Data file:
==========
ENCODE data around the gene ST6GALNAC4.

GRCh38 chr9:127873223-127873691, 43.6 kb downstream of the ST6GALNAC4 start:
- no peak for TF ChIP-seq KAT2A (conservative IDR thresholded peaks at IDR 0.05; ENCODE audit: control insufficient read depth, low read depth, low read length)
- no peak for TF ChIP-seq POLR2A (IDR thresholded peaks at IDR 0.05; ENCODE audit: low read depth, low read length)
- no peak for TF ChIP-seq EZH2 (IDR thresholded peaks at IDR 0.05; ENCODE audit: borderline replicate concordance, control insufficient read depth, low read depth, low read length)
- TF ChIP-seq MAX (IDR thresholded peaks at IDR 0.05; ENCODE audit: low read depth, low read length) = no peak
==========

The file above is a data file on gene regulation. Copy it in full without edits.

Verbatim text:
ENCODE data around the gene ST6GALNAC4.

GRCh38 chr9:127873223-127873691, 43.6 kb downstream of the ST6GALNAC4 start:
- no peak for TF ChIP-seq KAT2A (conservative IDR thresholded peaks at IDR 0.05; ENCODE audit: control insufficient read depth, low read depth, low read length)
- no peak for TF ChIP-seq POLR2A (IDR thresholded peaks at IDR 0.05; ENCODE audit: low read depth, low read length)
- no peak for TF ChIP-seq EZH2 (IDR thresholded peaks at IDR 0.05; ENCODE audit: borderline replicate concordance, control insufficient read depth, low read depth, low read length)
- TF ChIP-seq MAX (IDR thresholded peaks at IDR 0.05; ENCODE audit: low read depth, low read length) = no peak